meet the needs of the traveling and shipping
public."
Our case was bolstered by the substantial sup
port Piedmont received from the public, with
an estimated 1,100 letters being written to the
DOT endorsing Piedmont’s proposal. Of those
letters, support from 97 state and national gover-
ment officials in 10 states was received, in ad
dition to 66 formal petitions and resolutions of
support, and 195 letters from local officials such
as mayors, city and county councilmen and
heads of chambers of commerce. Unlike the ex
pressions of support for some applicants, the
Piedmont letters were thoughtful and personal
ized, not mass produced, fill-in-the-blank post
cards.
“Piedmont employees also sent hundreds of
letters urging our selection,” Dave Murchison,
assistant general counsel, said. “Each person
who wrote a letter and encouraged others to
write can take special pride in having helped our
case.’ ’
Murchison also noted that the strength of Pied
mont’s case was attributable in large measure
'
on the inside
• 1986 earnings grow to record
$72.4 million. Page 3.
• Meet CREWS, your modern man
agement system. Page 5.
• Back-to-back snowstorms bring
out Piedmont’s best. Page 7.
• PI people give us that competitive
advantage. Page 8.
to the many overtime, weekend and holiday
hours spent by employees in virtually every
department.
“Our proposal was the product of a superior
team effort. Piedmont simply outworked the
competition,” he said ^ ,
With four airlines and four cities vying for two
gateways, the t^ublic Counsel had a challenging
task of selecting the best proposals. In its open
ing summary, the Counsel designated Piedmont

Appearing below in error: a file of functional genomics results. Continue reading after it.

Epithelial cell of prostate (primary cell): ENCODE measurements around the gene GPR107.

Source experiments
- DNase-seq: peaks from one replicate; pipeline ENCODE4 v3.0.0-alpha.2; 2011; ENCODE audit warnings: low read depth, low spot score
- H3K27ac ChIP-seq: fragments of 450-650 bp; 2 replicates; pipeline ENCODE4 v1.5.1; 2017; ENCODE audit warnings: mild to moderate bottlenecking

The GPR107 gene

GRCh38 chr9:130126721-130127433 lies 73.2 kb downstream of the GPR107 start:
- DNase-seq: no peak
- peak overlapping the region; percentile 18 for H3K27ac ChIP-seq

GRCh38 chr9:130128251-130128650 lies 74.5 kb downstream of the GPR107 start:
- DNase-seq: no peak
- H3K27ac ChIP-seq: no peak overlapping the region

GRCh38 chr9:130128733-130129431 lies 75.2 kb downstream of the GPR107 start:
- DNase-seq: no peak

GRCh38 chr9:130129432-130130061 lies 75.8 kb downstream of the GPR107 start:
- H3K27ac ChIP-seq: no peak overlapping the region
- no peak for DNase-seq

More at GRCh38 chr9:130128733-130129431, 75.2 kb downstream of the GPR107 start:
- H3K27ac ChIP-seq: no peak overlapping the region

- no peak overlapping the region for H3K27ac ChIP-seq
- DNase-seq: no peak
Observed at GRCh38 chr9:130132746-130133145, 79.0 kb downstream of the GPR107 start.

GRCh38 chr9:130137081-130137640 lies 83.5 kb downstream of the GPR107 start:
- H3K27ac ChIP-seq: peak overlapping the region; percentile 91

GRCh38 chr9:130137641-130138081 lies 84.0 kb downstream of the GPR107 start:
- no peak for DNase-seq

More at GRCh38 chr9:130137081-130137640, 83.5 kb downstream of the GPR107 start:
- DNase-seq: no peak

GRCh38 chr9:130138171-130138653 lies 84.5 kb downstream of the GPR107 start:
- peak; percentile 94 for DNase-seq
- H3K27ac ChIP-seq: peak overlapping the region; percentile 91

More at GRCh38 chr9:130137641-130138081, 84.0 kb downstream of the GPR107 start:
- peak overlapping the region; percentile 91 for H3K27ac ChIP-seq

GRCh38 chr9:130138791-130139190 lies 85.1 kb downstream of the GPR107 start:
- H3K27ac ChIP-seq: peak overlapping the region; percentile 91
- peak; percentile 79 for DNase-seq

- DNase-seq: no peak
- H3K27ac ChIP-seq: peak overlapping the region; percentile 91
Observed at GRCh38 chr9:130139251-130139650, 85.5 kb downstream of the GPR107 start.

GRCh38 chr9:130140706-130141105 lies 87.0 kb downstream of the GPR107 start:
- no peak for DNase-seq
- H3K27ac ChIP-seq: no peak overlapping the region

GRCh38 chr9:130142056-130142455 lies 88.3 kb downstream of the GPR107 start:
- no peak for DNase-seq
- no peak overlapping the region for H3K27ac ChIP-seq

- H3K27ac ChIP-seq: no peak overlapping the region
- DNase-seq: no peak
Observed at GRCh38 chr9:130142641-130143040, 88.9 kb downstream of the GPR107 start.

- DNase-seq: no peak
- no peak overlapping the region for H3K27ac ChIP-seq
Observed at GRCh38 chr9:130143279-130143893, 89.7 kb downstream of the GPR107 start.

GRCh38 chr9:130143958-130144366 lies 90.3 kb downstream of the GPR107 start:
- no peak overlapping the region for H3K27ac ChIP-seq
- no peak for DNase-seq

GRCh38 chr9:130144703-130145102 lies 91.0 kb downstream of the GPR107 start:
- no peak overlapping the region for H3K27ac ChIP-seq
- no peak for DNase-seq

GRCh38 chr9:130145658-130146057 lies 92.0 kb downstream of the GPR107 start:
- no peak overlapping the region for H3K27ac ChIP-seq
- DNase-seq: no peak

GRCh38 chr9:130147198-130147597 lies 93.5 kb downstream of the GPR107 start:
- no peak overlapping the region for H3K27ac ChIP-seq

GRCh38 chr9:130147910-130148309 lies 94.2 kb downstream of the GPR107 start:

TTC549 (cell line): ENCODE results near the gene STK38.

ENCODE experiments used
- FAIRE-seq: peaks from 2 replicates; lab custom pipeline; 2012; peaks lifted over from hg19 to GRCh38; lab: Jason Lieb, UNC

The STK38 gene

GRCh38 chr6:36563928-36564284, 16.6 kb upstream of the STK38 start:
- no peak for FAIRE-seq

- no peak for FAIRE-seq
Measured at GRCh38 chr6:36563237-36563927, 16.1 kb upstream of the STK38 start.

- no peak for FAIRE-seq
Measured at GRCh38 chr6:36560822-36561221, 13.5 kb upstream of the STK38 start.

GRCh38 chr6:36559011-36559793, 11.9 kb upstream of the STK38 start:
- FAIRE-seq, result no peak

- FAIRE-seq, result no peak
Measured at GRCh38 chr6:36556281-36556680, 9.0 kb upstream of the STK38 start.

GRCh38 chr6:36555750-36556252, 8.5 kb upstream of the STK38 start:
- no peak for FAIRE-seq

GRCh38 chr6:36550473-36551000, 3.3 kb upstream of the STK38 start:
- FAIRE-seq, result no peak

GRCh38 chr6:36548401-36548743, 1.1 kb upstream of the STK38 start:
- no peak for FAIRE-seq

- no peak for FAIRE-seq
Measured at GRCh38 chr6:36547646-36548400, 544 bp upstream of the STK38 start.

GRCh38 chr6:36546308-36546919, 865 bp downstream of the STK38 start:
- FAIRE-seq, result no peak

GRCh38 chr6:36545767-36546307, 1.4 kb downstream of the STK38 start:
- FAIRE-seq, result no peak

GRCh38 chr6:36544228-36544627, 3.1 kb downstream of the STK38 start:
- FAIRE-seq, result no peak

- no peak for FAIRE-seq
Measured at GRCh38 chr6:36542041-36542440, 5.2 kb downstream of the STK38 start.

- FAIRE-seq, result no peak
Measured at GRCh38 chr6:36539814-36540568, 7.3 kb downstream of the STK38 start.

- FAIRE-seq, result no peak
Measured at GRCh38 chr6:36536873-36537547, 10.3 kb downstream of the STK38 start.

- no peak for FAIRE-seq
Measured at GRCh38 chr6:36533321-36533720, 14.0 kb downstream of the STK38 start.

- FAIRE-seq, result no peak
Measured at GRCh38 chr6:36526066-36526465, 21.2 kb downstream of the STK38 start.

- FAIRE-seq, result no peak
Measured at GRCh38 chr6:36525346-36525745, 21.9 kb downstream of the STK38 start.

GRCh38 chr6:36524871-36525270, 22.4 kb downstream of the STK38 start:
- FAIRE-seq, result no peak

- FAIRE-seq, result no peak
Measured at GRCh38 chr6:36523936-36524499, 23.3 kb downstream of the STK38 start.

and Charlotte, and Delta Air Lines and Cincin
nati, as recipients of “primary authority.” Ameri
can Airlines and Raleigh/Durham, and Pan
American World Airways and Pittsburgh, were
given “backup authority.” The summary said the
“selection of the Piedmont and Delta proposals
would engender the optimal market structure,
foster the highest level of competition in the U.S.-
London market, and sustain the greatest public
benefits over time.”
Following the summary, the Counsel presented
arguments in support of its recommendation.
North Carolina was identified as a dynamically
growing state with approximately $7 billion in
foreign investment, 65 firms from the United
Kingdom and 215 from other European nations.
Travel and tourism alone brought $4.6 billion to
the state in 1985, and each year North Carolina
has over 50 million visitors.
Yet with only two Southeast gateways to
London —Atlanta and Miami —travelers from
North Carolina and other southeastern states
have few options when flying to England. “A new
gateway in North Carolina, which is the most pop
ulous East Coast state without nonstop service to
London. . .would redress this imbalance and fill
the Southeast’s need for additional service,” the
Counsel said.
Then the Counsel stated that because North
Carolina cannot support two gateways, a decision
must be made on whose proposal for nonstop
continued on page 2